Tells the story of Jesus Christ at age seven as he and his family depart Egypt to return home to Nazareth. Told from his childhood perspective, it follows young Jesus as he grows into his religious identity.
A kid runs away from boarding school to watch the cave where a bunch of bandits hide. The bandits discover and chase him but the kid escapes. He returns to the school but it's been ... See full summary »
Ewan McGregor is Jesus - and the Devil - in an imagined chapter from his forty days of fasting and praying in the desert. On his way out of the wilderness, Jesus struggles with the Devil over the fate of a family in crisis, setting for himself a dramatic test.
Ewan McGregor portrays both the characters of Yeshua (Jesus) and Lucifer. As such, McGregor brought his long-time stunt double, Nash Edgerton, to learn and recite the lines opposite him while filming scenes wherein these two characters interact. See more »
Am I expected to just walk away now? As if I'd never met these people? As if they mean nothing to me?
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There is an exchange of dialog in this film where Ewan McGregor's character asks another character in the story, "Why do you live in the desert?" and the answer comes back "Because the desert is ruthless ... it strips away all pretense ... it makes you see yourself for who you are."
Now, going into this film I was a little concerned that it was part of the New Wave of faith-based films. Don't get me wrong. I have reviewed several of those, and some are very well done. But what each faith-based film has in common is that it seems at first like a regular film ... and then gets a little odd. Not saying that is a bad thing. But it is odd.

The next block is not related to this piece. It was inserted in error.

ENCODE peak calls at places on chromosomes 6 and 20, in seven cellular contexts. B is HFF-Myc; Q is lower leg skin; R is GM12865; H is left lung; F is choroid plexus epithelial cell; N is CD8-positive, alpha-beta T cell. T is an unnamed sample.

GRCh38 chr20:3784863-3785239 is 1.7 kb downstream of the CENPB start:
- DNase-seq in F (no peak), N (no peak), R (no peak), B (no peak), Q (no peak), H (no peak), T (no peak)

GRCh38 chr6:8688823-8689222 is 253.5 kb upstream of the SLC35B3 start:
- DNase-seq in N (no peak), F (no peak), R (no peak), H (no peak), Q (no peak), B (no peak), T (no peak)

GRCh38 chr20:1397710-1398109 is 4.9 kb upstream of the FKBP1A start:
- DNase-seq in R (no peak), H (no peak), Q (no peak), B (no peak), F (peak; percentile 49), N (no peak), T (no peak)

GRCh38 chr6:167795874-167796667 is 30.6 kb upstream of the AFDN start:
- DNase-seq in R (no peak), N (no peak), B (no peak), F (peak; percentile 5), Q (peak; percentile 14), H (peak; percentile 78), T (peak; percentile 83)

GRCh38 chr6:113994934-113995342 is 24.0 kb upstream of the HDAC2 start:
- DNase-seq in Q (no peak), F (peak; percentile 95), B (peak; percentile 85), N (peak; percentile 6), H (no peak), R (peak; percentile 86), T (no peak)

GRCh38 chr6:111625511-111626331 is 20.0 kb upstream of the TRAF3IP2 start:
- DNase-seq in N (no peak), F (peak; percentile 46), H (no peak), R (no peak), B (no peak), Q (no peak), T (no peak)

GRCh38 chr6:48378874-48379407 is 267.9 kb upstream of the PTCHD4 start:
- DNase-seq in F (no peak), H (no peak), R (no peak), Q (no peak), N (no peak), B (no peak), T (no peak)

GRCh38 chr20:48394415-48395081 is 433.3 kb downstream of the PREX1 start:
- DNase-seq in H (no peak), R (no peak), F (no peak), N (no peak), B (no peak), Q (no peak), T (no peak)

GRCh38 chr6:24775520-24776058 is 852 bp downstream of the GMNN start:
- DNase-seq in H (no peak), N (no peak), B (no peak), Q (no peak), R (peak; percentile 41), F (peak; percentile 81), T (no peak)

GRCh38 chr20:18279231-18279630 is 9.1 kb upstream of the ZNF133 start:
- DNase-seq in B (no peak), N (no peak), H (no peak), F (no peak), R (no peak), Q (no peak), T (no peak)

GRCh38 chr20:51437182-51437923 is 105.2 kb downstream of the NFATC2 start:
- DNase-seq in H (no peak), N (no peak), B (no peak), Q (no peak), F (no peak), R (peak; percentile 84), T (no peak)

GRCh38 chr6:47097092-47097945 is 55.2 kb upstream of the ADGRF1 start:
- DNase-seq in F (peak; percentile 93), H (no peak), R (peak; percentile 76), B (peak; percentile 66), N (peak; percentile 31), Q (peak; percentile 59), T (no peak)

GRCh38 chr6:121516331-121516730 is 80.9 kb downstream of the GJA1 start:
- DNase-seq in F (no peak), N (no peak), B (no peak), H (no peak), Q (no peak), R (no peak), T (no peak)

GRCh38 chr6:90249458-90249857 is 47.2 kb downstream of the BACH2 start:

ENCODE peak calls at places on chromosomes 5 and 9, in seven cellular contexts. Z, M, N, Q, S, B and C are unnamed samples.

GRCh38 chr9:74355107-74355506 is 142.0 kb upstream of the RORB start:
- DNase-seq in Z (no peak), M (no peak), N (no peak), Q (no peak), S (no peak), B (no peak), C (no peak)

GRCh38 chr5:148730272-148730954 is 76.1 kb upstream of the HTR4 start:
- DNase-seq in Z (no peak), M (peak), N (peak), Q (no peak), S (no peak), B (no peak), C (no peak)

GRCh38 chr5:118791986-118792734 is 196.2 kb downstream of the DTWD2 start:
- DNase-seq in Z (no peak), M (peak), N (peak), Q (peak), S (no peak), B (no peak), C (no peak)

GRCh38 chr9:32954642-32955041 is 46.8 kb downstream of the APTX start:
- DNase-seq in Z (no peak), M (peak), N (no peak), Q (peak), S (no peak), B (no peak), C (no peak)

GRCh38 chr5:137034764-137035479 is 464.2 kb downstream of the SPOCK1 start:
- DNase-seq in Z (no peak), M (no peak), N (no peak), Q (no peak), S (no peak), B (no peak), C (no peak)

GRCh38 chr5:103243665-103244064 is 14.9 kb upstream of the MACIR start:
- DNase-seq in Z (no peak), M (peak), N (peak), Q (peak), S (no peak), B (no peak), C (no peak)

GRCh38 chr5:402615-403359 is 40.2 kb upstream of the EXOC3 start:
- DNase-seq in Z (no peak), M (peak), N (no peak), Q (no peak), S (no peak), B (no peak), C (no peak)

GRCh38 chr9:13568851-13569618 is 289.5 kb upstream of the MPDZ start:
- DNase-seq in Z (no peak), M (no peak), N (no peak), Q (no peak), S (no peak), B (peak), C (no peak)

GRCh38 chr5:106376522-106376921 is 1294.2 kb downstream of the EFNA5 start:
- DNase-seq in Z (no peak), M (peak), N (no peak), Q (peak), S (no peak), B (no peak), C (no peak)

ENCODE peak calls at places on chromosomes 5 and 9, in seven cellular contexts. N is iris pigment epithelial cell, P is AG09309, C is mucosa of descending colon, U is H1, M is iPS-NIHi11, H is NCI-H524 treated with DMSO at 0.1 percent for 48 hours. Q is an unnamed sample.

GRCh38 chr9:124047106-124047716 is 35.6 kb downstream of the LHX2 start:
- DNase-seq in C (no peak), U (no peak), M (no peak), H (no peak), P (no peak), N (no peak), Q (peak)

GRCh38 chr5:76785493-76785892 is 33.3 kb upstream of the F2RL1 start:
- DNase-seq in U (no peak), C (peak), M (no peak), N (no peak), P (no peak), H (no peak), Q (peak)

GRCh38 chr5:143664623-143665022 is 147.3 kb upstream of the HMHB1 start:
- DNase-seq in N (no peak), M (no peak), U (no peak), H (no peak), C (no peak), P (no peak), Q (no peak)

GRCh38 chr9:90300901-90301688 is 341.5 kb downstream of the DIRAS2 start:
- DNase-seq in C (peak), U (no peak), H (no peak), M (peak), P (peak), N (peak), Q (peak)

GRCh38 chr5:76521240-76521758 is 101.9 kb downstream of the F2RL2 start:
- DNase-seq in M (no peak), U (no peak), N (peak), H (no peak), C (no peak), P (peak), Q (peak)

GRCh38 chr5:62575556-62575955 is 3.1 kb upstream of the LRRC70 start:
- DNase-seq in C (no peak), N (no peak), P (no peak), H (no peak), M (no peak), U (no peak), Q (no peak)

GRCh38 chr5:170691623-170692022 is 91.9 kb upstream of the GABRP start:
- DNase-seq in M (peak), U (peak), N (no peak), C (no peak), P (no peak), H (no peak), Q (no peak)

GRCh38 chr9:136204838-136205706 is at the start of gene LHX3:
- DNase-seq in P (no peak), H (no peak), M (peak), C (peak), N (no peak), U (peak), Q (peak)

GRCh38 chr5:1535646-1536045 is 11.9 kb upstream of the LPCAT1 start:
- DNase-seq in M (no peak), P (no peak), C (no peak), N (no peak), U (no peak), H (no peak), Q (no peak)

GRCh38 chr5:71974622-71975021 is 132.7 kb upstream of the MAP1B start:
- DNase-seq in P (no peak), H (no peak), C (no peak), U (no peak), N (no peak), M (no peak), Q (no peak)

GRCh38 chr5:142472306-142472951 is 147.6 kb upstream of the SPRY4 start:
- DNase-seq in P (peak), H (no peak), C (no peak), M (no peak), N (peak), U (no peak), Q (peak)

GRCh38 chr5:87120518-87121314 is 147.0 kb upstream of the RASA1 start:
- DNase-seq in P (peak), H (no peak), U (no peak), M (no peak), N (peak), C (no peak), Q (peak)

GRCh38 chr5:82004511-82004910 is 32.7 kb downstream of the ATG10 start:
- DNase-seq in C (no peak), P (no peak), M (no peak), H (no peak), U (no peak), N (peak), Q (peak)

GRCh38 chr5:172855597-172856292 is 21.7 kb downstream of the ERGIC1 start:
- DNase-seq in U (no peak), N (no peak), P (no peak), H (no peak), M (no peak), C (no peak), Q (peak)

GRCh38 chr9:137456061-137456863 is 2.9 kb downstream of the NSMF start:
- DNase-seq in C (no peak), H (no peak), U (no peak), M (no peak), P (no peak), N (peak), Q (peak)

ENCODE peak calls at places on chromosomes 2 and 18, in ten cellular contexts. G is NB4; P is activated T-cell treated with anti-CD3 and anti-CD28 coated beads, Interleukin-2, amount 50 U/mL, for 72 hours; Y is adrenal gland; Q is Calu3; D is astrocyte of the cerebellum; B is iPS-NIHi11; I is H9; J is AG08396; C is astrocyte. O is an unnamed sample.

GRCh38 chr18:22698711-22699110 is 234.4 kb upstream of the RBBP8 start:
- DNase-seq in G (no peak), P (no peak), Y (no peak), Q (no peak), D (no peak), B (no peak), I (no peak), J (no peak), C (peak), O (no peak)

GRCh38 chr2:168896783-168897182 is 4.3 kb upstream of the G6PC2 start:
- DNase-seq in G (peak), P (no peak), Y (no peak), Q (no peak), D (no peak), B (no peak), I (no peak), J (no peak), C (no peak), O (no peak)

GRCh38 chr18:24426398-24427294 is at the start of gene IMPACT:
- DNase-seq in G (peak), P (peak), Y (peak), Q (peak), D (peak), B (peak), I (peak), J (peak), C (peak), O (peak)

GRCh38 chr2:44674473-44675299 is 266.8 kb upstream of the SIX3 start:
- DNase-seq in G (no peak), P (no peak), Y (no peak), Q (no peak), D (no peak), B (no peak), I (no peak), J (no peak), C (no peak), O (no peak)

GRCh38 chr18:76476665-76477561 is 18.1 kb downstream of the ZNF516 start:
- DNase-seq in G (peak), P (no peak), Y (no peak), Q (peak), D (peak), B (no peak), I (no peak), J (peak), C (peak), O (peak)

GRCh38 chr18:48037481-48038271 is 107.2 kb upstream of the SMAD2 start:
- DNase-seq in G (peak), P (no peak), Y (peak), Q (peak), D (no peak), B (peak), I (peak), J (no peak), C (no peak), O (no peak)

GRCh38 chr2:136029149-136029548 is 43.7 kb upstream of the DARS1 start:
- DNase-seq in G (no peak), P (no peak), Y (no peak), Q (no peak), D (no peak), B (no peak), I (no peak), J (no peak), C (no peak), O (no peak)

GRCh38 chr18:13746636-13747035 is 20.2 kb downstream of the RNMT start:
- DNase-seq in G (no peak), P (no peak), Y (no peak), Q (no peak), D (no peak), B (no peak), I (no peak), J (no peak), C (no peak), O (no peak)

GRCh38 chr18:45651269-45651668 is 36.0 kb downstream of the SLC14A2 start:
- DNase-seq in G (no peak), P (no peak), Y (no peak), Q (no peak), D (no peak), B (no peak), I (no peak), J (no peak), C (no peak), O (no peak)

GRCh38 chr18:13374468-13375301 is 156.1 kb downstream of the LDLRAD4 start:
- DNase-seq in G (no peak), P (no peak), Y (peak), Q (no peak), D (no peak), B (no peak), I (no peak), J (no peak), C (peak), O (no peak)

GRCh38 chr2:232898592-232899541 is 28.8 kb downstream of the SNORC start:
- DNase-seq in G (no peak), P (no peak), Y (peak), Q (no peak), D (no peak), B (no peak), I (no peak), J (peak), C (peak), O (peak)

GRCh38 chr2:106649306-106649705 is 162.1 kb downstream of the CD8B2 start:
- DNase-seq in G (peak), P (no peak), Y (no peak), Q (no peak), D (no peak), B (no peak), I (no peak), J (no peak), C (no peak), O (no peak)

This film starts with a certain tone and stays true to that tone for the entire run time. It never gets odd. For this reason I do not consider it a faith-based film but a true creative work that is is both brilliant and powerful.
The premise is simple -- can you focus on just a few days of one of the most inspirational figures in modern religion (fictionally)and, by the microcosm of those few days, achieve the flavor and the raw emotion of the entire life of that same character?
It is a daunting goal but I think McGregor and Garcia pull it off. To appreciate this film you need to start with no expectations and then get drawn into the film much the same way the central character allows himself to get drawn into the desert. Almost like a meditation, if you like.
In the right mindset this film is like the desert in the quote above. For a brief moment it allows you to see yourself for who you are.
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